Self-taping your auditions—it’s all the rage. We ask you to self-tape your auditions for several reasons. Sometimes we can’t audition you live due to simple logistics: I’m in Los Angeles and you’re in Sydney, Australia. Or it’s an open call situation and we want to discover someone new and audition the masses (like the new “Star Wars” movie). I’ve also noticed several casting directors using the self-tape as their pre-read. Instead of having the actor come into their office to pre-read for them, they’re asking for self-tapes only. For me, if I’m in the same town as you are, I’d rather have you come into my office so that I can work with you.
Apparently the whole notion of not only having to act in a scene, but direct, be the grip, gaffer, and editor is a daunting task for some. I want to urge you to get comfortable with this because it has become a necessary part of the audition process these days. We’ve all heard how Eddie Redmayne self-taped his audition for “Les Misérables” on his iPhone. There are literally hundreds of these stories out there.
Several of my coaching clients and actors I’m auditioning have expressed a paralyzing fear of making these self-tapes. This surprises me because I thought being in control of the situation would be freeing—unlike in the audition room, where so many elements are out of your control. You can do as many takes as you like until it’s something you’re happy with submitting. Here are a few ways to keep self-taping from being overly stressful.
Identify what’s scaring you.
Is it the technical aspects of actually making a good-quality audition? OK, that’s easy to fix. You can spend some time learning how to do it by practicing with your camera, lighting, and a scene partner during downtime, when there isn’t the urgency of a deadline for an audition. I blogged about the technical aspects of self-taping a while ago, and it’s still one of my most-read blog posts.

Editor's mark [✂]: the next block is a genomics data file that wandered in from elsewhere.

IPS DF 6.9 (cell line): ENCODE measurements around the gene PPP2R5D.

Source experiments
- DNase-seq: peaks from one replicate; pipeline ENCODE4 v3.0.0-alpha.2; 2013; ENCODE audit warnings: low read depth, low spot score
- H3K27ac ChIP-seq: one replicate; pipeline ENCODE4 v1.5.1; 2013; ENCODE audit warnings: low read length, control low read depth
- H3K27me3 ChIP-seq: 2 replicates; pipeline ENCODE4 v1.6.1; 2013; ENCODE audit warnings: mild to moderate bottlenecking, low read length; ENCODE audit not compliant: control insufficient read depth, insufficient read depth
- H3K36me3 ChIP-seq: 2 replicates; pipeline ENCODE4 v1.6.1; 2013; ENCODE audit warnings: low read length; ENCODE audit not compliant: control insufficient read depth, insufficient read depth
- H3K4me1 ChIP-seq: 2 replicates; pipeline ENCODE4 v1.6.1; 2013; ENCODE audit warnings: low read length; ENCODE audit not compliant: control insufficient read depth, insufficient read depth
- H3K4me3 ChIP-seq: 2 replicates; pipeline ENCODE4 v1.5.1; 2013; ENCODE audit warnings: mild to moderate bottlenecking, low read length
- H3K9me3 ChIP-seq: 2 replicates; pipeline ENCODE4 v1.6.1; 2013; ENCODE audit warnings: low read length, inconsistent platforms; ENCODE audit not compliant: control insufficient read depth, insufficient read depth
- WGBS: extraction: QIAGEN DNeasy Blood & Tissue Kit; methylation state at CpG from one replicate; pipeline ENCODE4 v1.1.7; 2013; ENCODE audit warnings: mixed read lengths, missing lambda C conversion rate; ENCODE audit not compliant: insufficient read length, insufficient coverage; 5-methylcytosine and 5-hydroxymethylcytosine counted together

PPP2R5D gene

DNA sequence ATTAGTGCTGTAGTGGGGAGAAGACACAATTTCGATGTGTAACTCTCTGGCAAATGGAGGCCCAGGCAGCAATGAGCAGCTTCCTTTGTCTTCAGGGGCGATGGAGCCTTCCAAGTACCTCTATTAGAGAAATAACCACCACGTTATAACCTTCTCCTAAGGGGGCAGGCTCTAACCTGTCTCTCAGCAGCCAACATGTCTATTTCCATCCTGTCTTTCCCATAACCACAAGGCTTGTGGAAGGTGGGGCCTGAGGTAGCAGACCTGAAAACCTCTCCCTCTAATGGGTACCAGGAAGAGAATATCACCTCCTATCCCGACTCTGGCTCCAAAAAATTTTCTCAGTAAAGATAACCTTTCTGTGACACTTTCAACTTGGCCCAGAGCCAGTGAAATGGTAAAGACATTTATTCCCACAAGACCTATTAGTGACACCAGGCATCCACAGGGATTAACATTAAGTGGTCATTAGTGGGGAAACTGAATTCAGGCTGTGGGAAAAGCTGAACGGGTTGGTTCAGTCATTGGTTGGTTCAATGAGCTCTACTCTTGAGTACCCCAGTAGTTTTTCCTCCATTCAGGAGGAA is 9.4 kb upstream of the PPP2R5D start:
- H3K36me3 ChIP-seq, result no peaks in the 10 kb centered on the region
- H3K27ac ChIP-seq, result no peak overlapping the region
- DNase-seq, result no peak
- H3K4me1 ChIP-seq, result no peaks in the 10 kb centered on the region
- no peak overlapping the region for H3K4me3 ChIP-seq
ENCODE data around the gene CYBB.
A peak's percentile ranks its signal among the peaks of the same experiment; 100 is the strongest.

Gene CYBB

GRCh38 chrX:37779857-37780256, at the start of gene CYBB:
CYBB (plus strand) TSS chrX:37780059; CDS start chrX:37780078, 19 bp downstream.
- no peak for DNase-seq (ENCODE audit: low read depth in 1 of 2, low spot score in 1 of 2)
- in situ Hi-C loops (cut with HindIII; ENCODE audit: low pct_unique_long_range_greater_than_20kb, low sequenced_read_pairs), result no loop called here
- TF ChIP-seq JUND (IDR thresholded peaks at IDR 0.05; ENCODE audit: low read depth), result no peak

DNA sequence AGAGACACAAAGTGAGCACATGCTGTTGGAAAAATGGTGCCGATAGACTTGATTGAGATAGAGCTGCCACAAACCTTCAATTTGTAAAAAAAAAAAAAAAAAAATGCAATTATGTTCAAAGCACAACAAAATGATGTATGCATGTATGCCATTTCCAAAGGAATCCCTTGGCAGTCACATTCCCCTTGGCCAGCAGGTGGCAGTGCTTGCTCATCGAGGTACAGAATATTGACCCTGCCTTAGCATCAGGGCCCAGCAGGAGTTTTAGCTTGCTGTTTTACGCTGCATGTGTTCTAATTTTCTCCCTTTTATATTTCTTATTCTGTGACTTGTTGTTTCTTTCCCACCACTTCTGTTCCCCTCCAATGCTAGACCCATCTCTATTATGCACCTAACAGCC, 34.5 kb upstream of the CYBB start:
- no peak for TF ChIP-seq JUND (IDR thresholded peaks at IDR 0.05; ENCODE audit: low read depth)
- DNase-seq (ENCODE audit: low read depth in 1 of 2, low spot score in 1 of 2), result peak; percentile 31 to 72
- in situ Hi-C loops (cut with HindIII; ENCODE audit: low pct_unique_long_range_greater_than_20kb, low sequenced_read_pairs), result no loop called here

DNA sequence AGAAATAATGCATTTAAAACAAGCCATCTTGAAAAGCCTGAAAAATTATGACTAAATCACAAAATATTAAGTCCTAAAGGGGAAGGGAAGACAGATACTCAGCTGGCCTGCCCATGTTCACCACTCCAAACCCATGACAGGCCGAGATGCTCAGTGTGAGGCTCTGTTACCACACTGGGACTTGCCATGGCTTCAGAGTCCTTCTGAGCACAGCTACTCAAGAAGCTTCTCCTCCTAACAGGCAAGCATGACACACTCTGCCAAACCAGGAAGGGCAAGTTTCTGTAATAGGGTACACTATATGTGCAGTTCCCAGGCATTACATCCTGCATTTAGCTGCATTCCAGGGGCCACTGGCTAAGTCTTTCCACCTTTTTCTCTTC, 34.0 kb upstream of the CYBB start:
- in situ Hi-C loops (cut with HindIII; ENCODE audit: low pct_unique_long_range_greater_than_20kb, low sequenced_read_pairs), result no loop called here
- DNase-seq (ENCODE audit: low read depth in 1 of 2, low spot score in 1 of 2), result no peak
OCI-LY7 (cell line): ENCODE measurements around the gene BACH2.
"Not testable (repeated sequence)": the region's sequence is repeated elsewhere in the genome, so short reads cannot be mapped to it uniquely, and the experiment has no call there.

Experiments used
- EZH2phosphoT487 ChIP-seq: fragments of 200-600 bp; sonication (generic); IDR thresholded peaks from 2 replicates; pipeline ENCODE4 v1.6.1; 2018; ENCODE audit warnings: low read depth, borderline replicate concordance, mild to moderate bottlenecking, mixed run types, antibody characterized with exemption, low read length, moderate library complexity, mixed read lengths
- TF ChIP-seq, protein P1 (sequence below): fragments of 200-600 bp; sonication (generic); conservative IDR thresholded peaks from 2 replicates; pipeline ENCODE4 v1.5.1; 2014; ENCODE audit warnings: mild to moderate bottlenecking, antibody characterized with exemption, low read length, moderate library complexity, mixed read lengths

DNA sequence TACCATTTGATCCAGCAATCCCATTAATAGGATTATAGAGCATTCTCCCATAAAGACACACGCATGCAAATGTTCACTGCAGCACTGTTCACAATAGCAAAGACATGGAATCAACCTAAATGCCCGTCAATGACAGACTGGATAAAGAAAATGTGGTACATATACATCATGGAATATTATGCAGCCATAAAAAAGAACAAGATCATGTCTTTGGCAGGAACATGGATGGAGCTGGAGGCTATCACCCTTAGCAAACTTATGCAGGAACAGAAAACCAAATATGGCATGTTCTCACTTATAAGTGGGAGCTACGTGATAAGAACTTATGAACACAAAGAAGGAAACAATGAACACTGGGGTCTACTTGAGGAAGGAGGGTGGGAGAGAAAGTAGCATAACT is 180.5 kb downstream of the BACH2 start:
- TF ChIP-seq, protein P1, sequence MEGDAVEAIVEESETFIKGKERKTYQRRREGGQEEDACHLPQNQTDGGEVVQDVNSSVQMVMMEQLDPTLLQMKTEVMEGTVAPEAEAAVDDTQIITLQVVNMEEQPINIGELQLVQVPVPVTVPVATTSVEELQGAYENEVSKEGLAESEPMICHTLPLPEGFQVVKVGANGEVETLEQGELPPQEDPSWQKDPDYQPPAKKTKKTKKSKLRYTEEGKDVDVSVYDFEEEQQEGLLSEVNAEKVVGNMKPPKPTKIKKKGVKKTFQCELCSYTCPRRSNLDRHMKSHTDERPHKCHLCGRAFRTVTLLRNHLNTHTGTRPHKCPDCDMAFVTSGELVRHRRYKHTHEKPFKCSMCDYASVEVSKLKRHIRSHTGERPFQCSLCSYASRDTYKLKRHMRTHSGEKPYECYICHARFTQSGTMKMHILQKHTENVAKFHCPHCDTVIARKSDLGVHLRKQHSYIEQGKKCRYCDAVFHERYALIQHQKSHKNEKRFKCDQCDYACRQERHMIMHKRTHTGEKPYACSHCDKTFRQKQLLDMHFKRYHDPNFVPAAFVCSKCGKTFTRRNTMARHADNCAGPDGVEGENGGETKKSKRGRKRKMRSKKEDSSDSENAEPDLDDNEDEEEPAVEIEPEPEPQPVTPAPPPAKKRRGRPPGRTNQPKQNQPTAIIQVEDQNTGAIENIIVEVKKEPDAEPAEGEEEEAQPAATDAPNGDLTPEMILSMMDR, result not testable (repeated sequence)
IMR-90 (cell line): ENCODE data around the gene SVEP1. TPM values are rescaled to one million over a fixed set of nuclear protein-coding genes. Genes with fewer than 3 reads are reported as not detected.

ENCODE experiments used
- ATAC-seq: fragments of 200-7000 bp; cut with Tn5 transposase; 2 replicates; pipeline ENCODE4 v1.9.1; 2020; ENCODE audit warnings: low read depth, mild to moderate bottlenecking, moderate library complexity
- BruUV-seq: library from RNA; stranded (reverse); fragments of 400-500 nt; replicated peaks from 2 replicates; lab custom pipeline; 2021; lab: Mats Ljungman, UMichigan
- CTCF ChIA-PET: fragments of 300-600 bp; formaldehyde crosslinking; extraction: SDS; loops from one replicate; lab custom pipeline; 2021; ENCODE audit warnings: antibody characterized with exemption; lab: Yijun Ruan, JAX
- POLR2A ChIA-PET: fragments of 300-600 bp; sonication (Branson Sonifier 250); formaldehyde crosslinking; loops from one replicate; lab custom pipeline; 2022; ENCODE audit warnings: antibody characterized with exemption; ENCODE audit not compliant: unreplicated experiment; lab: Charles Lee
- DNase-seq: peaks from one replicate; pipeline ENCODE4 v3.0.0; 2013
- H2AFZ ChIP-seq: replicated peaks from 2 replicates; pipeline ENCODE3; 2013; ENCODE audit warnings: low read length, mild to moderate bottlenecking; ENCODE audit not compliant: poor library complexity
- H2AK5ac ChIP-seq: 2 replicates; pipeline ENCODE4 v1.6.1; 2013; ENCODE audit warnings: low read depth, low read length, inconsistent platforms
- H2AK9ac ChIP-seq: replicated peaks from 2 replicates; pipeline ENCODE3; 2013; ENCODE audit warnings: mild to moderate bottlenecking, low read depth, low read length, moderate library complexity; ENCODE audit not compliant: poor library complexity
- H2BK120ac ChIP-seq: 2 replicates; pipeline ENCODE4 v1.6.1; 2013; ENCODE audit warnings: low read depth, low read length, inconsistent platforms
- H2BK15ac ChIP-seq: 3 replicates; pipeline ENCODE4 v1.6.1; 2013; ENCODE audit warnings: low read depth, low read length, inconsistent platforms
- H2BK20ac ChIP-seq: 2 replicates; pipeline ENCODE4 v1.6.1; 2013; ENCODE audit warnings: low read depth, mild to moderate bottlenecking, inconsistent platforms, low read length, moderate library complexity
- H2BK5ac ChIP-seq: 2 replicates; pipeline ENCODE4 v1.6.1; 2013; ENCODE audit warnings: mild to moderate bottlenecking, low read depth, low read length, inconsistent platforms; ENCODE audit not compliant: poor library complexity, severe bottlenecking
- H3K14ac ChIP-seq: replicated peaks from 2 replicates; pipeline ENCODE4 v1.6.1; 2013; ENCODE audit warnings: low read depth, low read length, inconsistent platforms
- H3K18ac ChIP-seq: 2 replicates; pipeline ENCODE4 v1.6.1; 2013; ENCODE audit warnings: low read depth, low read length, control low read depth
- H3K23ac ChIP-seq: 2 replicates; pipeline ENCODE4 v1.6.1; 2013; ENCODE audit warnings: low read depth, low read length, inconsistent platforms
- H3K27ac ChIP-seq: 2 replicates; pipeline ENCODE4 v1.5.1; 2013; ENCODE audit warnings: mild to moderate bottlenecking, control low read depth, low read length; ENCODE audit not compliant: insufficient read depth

If you simply aren’t good at technical issues and have no interest in learning, how about taking that aspect out of the equation? It’s easy to find a friend or a service that can tape you professionally so that all you have to think about is being the actor.
You’re lost/a perfectionist/too many choices.
Next to getting thrown by the tech issues, the actors I’ve talked to say they tend to shut down when faced by the void that exists when you don’t have a casting director or director in the room to guide you through the scene. Yes, this can be daunting, but remember that it’s a level playing field because everyone is dealing with the same issue and we understand that. On the other hand, this frees you up to make your own choices and put your personal and singular stamp on the role. We want to see what you bring to the role, and nothing better shows us your instincts than the choices you make from these tapes.
Known for her work in film and television, Casting Director Marci Liroff has worked with some of the most successful directors in the world such as Steven Spielberg, Ridley Scott, Mark Waters, Christopher Nolan, Brad Bird, and Herbert Ross. While working at Fenton-Feinberg Casting, she, along with Mike Fenton, cast such films as “A Christmas Story," “Poltergeist," “E.T. – The Extra Terrestrial," “Indiana Jones and the Temple of Doom," and “Blade Runner." After establishing her own casting company in 1983, Liroff cast “Footloose," “St. Elmo's Fire," “Pretty in Pink," “The Iron Giant," “The Spitfire Grill," “Untamed Heart," “Freaky Friday," “Mean Girls," “Ghosts of Girlfriends Past," “Mr. Popper’s Penguins,” the upcoming “Vampire Academy,” and the upcoming “The Sublime and Beautiful,” which she produced as well.
Liroff is also an acting coach, and her three-night Audition Bootcamp has empowered actors to view the audition process in a new light. The class spawned a DVD, which features the highlights of the Audition Bootcamp classes, along with an online course available at Udemy entitled "How To Audition For Film and Television: Audition Bootcamp."
Photo by Doug Hac.